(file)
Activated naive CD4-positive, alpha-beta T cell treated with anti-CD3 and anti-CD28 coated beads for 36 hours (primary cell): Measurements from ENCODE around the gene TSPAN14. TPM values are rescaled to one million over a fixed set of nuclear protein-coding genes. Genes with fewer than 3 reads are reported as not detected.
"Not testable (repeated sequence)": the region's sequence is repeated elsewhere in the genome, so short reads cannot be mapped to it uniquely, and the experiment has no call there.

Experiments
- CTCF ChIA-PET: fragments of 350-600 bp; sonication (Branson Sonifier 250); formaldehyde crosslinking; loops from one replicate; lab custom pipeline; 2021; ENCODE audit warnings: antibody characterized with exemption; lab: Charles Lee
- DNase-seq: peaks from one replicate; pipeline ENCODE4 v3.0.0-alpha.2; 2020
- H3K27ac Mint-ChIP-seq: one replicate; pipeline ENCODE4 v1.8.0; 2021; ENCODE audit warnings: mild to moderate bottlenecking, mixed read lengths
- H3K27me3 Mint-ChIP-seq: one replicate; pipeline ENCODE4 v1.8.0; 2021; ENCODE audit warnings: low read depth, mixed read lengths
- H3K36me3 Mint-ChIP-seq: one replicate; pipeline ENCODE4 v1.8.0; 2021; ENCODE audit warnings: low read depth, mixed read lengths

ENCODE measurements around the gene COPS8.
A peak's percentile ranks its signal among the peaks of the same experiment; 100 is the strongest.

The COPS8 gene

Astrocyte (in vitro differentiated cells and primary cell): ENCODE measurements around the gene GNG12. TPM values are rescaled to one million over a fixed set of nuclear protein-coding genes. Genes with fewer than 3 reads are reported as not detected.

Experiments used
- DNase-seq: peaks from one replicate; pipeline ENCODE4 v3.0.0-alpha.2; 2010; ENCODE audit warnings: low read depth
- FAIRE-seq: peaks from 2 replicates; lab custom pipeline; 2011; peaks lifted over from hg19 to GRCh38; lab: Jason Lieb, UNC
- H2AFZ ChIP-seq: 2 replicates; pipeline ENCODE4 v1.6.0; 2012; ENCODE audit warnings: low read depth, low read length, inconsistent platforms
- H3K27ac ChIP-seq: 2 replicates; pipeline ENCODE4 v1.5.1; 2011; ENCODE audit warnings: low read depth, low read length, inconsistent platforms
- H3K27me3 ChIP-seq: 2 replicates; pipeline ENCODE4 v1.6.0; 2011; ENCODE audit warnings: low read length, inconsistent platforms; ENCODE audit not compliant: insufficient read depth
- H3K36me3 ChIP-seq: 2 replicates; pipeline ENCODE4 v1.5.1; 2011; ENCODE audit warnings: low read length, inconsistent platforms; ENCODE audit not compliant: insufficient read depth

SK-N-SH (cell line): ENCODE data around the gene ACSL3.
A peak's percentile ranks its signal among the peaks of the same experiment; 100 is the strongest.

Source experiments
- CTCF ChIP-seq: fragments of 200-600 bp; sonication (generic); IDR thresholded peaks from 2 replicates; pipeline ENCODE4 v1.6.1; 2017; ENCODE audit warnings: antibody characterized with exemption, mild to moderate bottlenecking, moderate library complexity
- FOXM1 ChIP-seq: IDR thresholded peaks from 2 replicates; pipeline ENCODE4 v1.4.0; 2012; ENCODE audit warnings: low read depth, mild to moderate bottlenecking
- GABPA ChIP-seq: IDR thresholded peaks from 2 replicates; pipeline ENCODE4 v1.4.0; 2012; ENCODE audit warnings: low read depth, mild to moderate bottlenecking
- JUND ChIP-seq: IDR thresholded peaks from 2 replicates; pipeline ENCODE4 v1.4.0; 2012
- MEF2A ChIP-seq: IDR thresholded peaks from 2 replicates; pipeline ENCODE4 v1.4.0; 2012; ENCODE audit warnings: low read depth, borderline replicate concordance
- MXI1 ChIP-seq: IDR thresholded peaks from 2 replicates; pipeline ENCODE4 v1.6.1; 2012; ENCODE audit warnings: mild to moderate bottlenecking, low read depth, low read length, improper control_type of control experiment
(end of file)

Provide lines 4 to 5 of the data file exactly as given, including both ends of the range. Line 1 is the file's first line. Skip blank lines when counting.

- CTCF ChIA-PET: fragments of 350-600 bp; sonication (Branson Sonifier 250); formaldehyde crosslinking; loops from one replicate; lab custom pipeline; 2021; ENCODE audit warnings: antibody characterized with exemption; lab: Charles Lee
- DNase-seq: peaks from one replicate; pipeline ENCODE4 v3.0.0-alpha.2; 2020